Environmental parameters were extracted from freely available remote sensing (RS) sources for the period September 2015 to August 2016, corresponding to one year prior to the last month of the study. Daytime and nighttime land surface temperature (LST), international geosphere biosphere programme (IGBP) type 1 land use/land cover (LULC), as well as normalized difference vegetation index (NDVI), and enhanced vegetation index (EVI) were extracted at 1 x 1 km resolution from Moderate Resolution Imaging Spectroradiometer (MODIS) Land Processes Distributed Active Archive Center (LP DAAC), U.S. Geological Survey (USGS) Earth Resources Observation and Science (EROS) Center (http://lpdaac.usgs.gov). Rainfall data was obtained from WorldClim (www.worldclim.org). Digital elevation data were retrieved from the NASA Shuttle Radar Topographic Mission (SRTM) and CGIAR-CSI database. Distance to large bodies of water was obtained from Health Mapper.
Laboratory and questionnaire data were double-entered and validated in EpiData version 3.1 (EpiData Association; Odense, Denmark). Environmental data processing, geo-referencing and maps were done in ArcGIS version 10.2.1 (ESRI; Redlands, CA, United States). LULC 18 classes were merged into four categories, according to similarity and respective frequencies. Annual and seasonal means, as well as maxima and minima of monthly EVI, LST and RFE means were calculated and standardized. Environmental data were linked to parasitological and questionnaire data, according to geo-referenced locations. Data management and non-Bayesian data analysis were done in STATA version 13.0. Bayesian geostatistical models were fitted using WinBUGS version 1.4.3 (Imperial College & Medical Research Council; London, UK). Predictions for unsurveyed locations were performed in Fortran 95 (Compaq Visual Fortran Professional version 6.6.0, Compaq Computer Corporation; Houston, United States of America). Five age groups were established as follows: (i) 6–12 years, (ii) 13–18 years, (iii) 19–30 years, (iv) 31–50 years, and (v) >50 years.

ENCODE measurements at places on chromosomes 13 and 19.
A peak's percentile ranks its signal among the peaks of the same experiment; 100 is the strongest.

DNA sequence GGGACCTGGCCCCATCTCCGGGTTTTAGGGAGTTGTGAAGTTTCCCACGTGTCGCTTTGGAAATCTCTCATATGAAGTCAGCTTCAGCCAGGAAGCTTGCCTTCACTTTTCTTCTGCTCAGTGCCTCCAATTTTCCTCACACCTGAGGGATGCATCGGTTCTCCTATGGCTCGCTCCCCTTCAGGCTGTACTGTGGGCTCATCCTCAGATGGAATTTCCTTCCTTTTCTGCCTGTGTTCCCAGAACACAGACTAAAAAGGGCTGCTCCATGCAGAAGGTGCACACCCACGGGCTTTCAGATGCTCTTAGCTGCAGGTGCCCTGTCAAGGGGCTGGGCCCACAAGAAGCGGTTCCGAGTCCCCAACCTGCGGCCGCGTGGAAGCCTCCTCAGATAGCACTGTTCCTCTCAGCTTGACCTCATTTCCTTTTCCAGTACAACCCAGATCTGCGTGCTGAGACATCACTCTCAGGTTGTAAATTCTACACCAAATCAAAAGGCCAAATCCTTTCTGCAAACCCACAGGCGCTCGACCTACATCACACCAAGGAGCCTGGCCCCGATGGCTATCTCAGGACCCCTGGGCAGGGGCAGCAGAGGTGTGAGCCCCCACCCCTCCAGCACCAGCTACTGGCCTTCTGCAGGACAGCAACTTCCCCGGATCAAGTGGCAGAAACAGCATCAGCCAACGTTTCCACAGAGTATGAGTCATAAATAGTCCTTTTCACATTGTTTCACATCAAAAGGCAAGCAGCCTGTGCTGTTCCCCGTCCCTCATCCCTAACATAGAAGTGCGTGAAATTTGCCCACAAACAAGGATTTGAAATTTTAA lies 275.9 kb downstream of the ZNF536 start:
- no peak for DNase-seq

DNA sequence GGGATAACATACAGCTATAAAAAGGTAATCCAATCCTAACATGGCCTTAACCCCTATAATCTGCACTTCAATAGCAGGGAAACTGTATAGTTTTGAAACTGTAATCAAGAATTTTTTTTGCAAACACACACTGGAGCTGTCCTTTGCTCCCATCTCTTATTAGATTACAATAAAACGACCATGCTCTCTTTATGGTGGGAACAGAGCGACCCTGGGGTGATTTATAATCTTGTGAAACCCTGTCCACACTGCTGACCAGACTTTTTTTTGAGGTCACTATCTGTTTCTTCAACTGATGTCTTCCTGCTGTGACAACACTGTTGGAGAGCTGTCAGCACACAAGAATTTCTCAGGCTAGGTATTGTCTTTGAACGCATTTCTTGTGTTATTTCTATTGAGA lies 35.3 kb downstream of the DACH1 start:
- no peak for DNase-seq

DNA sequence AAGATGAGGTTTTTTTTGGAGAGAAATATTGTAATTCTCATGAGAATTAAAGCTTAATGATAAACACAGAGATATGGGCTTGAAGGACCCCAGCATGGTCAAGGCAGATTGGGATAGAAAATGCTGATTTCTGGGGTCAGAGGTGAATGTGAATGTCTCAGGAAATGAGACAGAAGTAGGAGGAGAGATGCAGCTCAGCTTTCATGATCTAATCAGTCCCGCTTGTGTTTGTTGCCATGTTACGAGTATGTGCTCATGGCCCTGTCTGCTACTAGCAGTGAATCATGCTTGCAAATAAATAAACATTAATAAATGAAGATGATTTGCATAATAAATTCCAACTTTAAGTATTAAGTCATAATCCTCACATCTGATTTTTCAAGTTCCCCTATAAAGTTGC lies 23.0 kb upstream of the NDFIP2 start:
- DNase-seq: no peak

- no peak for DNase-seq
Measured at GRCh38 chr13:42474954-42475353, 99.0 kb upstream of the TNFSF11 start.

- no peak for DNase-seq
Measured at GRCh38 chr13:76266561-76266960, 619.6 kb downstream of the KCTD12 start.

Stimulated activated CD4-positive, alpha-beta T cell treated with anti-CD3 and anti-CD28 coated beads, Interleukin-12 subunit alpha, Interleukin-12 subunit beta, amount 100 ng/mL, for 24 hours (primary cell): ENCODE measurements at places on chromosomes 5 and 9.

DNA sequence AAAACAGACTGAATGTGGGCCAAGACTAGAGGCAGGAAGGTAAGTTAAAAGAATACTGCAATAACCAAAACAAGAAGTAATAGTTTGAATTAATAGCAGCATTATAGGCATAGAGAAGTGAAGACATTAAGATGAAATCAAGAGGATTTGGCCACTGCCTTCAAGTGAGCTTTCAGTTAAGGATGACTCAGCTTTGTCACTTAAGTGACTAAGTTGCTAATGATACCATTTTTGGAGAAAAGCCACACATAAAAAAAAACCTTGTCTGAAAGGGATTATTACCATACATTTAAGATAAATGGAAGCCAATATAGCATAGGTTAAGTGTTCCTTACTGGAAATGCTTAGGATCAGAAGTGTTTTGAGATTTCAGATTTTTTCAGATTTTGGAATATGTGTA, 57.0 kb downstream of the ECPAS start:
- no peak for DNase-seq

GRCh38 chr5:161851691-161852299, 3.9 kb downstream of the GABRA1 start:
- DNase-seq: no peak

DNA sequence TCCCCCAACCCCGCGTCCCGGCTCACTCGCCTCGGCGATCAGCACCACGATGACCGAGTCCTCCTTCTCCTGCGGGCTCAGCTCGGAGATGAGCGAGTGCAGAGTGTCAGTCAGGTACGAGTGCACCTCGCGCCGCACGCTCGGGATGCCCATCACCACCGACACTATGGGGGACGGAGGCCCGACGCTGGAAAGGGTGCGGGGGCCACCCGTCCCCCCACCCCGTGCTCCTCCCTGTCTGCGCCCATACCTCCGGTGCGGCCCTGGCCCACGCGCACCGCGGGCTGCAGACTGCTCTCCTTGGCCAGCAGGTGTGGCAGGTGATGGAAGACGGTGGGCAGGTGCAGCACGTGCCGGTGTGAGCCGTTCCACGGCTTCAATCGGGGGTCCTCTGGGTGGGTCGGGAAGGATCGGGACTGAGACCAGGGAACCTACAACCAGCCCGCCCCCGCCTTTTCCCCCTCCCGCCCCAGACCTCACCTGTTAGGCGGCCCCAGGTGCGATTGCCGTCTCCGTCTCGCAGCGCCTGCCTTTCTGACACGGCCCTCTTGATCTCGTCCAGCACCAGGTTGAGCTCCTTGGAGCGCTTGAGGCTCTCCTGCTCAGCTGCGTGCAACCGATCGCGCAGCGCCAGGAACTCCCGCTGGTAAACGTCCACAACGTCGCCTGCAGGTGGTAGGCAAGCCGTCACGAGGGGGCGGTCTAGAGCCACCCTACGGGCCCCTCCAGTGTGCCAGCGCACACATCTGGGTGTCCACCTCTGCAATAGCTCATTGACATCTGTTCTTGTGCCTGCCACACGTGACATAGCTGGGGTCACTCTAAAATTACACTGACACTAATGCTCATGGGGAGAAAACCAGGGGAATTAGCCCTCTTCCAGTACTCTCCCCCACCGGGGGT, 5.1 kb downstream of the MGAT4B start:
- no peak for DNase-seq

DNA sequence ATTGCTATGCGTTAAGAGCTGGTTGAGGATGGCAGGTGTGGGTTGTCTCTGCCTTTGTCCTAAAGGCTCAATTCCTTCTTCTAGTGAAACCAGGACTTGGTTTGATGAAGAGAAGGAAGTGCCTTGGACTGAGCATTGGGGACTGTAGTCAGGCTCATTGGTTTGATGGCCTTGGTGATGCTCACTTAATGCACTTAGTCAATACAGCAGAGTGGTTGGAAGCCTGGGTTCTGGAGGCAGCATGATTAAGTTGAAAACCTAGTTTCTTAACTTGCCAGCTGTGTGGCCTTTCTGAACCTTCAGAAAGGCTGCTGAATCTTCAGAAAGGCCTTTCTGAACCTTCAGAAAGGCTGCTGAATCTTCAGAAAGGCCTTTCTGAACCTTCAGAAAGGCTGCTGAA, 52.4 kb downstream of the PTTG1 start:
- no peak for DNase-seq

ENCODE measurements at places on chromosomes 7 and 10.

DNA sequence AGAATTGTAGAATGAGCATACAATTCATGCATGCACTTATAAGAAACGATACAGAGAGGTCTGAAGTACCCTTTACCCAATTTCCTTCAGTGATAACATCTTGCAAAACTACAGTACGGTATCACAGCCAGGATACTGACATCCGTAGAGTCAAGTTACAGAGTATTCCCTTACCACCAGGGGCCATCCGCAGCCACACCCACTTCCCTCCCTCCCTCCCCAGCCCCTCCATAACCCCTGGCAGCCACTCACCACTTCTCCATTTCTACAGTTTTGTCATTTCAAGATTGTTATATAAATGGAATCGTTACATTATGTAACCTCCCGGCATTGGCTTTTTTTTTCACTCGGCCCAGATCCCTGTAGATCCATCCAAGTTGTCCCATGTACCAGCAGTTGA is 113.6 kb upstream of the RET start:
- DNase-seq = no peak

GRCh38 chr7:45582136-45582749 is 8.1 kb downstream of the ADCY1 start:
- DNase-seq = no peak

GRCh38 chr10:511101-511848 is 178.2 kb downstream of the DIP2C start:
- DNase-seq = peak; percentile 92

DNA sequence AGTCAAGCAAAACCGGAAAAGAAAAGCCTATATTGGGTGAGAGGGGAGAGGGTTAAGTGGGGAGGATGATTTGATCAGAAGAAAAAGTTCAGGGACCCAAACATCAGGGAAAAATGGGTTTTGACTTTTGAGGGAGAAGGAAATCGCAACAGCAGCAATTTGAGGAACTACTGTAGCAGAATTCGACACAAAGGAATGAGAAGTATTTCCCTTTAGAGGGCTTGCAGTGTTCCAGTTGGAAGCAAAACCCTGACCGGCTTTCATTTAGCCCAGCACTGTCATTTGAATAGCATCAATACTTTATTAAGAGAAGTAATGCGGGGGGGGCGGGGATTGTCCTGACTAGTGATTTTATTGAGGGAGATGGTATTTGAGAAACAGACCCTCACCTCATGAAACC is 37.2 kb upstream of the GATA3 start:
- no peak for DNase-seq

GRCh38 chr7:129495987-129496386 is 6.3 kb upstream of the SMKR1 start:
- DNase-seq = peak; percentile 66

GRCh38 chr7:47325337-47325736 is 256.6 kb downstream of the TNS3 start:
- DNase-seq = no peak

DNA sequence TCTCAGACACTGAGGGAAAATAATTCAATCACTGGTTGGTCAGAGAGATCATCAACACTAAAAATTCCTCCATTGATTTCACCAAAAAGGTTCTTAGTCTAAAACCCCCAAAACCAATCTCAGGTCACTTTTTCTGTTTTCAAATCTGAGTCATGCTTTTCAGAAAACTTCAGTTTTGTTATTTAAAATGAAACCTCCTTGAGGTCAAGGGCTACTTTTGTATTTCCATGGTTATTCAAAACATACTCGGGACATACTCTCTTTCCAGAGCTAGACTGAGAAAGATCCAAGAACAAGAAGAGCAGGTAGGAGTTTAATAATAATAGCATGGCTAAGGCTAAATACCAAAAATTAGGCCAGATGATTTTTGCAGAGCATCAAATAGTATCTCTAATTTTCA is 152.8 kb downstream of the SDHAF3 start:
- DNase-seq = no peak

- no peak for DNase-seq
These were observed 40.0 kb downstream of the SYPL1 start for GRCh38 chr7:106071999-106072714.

Chi-square (χ2) test was used to compare proportions. The association between infection risk and covariates was assessed using mixed non spatial bivariate logistic regressions, accounting for village clustering, i.e. with a non-spatial, village-level random effect. Covariates exhibiting an association at a significance level of at least 15%, as determined by the likelihood ratio test (LRT), were included in the multivariate logistic regression models. In the event of correlated variables, the variable resulting in the model with the smallest Akaike’s information criterion (AIC) was selected. For the risk factor analysis, variables exhibiting high Wald p-values were removed one by one and kept outside of the model if their removal resulted in a lower AIC. Summary measures of continuous environmental variables (i.e. LST day and night, rainfall, and distance to water) were standardized before inclusion in the multiple regression models. To explore the relationship between S. stercoralis infection risk and age, smoothed age-prevalence curves were produced with the “mkspline” command in STATA that regresses each outcome against a new age variable containing a restricted cubic spline of age.
For geostatistical models, a stationary isotropic process was assumed, with village-specific random effects following a normal distribution with mean zero, and a variance-covariance matrix that is an exponential function of the distance between pairs of locations. Vague prior distributions were chosen for all parameters. Further information on model specification is available in S2 Appendix. Markov chain Monte Carlo (MCMC) simulation was used to estimate model parameters . Geostatistical models were run using the WinBUGS “spatial.unipred” function . Convergence was assessed by examining the ergodic averages of selected parameters. For all models, a burn-in of 5,000 was followed by 30,000 iterations, after which convergence was reached. Results were withdrawn for the last 10,000 iterations of each chain, with a thinning of 10. Model fit was appraised with the Deviance Information Criterion (DIC). A lower DIC indicates a better model .